Despite its billing as a thriller, it was impossible for me to resist ex-bookseller Alice Slater’s debut. Set during the run up to Christmas, her hugely enjoyable novel follows Roach, who’s worked in the dingy Walthamstow branch of Spines for nine years, and Laura, one of three seasoned booksellers parachuted in with the aim of saving it from closure.
She will understand that we are not so different after all. We each have our story to tell.
Roach runs the true crime section and is obsessed by it. She attends performances by podcasters, buys the merchandise, searches the web for serial killers and reads nothing but the genre. Laura is the opposite. She lives alone in a flat carefully decked out in prettiness, rather like herself, and knows how to send customers out of the shop laden with purchases and happy. She, Sharona and Eli are old friends, experienced in helping to rescue failing branches together. Unlike Roach, she loathes true crime, writing poetry which seeks to honour murdered women not their murderers. Both women grew up in Walthamstow while the Stow Strangler was on the loose but while Roach seeks a connection, Laura will have nothing to do with this woman who seems the antithesis of herself. After Laura gives a poetry reading which the shop team attend, Roach becomes convinced she’s hiding something. Over the next three months, Roach’s stalking becomes ever more obsessive, and Laura begins to unravel.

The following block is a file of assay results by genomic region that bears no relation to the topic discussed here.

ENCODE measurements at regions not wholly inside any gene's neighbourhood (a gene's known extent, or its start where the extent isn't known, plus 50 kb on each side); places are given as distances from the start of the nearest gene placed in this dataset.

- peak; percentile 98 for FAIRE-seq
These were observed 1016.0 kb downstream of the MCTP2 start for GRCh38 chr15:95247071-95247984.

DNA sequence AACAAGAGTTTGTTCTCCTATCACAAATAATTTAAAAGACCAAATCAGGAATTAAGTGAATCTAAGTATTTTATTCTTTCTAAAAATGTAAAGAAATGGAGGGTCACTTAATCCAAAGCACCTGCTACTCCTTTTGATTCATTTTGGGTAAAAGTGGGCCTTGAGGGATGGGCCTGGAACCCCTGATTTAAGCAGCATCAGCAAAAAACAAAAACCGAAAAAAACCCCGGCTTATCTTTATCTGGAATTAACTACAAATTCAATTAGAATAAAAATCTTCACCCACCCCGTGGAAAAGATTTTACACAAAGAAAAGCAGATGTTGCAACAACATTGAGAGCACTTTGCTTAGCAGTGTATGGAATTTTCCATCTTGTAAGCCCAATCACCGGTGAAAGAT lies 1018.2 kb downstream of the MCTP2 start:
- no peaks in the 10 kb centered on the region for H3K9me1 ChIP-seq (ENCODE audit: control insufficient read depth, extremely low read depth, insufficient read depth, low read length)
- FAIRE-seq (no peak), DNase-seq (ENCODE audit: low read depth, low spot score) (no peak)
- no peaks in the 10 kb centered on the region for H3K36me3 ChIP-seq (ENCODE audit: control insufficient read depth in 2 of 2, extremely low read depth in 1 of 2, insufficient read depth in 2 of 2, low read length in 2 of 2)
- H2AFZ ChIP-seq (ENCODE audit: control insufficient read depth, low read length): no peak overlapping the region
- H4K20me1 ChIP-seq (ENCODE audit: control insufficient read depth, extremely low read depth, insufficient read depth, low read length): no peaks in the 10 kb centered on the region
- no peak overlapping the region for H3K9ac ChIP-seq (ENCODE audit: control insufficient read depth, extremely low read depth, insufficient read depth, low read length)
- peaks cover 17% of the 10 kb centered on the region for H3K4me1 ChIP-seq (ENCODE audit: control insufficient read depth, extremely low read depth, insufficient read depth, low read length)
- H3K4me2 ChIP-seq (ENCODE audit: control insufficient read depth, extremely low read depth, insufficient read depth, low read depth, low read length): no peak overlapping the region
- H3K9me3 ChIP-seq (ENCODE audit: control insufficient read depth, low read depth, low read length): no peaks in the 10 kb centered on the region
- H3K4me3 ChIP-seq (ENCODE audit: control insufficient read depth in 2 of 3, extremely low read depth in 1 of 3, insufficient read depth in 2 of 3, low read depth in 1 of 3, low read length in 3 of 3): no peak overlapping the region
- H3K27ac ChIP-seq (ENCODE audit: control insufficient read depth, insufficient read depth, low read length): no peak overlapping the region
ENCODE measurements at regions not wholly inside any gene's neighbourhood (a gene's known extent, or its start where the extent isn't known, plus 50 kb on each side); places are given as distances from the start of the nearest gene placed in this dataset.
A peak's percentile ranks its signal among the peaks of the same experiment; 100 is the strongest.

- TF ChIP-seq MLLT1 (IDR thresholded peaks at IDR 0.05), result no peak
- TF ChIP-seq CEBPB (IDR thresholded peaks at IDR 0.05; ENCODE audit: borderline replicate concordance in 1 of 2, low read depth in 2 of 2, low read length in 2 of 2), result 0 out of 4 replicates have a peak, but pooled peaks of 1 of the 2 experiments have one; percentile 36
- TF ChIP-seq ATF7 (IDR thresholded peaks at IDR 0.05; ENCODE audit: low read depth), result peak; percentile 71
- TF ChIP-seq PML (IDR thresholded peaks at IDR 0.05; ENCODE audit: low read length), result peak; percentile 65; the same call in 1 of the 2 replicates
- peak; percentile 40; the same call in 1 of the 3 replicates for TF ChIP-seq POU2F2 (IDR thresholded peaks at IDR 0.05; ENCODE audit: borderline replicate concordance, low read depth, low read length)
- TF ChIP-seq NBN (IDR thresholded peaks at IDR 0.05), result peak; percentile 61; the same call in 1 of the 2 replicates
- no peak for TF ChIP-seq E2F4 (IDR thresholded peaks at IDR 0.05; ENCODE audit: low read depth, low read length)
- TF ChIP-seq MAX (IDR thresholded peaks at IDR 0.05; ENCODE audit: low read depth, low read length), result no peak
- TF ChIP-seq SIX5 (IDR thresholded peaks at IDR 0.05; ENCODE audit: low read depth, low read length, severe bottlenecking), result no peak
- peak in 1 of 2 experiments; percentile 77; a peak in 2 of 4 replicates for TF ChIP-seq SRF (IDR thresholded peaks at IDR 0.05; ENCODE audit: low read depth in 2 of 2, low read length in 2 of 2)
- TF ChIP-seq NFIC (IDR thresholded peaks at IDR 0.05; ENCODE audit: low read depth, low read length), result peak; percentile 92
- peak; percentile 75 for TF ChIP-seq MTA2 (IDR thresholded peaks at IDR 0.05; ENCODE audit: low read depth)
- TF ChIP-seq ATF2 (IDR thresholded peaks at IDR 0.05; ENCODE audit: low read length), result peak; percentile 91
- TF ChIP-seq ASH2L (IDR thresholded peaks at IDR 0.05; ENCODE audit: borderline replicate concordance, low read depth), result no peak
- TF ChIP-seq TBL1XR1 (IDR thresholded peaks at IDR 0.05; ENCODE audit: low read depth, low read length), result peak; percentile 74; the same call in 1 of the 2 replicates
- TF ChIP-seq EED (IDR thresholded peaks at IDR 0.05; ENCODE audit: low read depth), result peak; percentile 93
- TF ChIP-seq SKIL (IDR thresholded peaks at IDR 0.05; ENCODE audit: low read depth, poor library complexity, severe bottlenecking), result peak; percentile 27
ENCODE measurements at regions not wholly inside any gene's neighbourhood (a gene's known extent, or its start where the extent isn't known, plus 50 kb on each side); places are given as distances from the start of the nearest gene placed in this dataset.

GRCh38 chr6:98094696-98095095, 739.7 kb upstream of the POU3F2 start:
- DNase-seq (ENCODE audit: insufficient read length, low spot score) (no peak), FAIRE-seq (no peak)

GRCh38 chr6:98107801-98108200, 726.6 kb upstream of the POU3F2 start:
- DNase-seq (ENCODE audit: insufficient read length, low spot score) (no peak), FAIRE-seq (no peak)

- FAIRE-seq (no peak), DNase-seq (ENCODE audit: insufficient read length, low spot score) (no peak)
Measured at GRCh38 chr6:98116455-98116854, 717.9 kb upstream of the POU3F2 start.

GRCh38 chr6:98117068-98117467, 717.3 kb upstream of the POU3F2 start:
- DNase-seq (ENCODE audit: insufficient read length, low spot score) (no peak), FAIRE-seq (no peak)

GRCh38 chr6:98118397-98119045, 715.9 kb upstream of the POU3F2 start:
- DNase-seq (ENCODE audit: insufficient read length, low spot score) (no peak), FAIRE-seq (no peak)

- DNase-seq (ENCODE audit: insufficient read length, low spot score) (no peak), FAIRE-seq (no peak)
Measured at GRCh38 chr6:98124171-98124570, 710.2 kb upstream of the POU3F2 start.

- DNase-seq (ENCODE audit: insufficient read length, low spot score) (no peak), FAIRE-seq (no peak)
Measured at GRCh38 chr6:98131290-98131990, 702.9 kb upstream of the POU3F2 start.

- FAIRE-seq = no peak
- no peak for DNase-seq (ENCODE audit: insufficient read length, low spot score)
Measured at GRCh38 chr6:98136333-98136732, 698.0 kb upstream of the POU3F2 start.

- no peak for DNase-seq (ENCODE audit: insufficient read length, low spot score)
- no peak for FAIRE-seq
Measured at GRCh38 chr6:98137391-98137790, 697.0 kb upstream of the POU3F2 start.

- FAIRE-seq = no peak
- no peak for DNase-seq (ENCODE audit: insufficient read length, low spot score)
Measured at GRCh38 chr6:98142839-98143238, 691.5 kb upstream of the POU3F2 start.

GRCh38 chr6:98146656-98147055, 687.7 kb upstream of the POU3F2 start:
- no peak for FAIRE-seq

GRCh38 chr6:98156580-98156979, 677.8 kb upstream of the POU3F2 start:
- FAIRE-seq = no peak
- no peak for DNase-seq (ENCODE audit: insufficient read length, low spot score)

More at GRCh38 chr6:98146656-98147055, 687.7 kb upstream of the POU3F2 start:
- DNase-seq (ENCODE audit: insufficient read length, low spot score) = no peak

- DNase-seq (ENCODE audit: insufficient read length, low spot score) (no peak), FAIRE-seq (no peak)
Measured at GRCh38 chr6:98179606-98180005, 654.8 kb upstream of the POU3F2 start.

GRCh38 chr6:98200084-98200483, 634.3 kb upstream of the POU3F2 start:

I hate that her name will forever be associated with the man who killed her, and I hate that the world only remembers her as a chapter in the story of his life.
Slater alternates Roach’s and Laura’s narratives, Roach’s obsessive behaviour providing much of the tension as Laura’s careful control begins to crumble. Both are damaged in very different ways: Roach deals with her negligent upbringing and her desperate neediness with a snarky contempt for ‘normies’ while Laura’s carefully curated wardrobe, small treats and sunny exterior is a strategy for controlling the sharp pain of grief. It’s all very smartly done, and I loved its clever ending, but there’s a serious message underpinning Slater’s immersive novel with its concern about our obsession with crime, both true and fiction, and in particular violence against women. Impossible for me to be objective about this book, steeped in bookselling as it is. Despite having left that world quite some time ago, Slater made me feel as if it was only yesterday. Such an enjoyably nostalgic read, although I should point out nothing nefarious happened in my branch of Waterstones, at least while I worked there.
Hodder & Stoughton: London 9781529385328 384 pages Hardback (Read via NetGalley)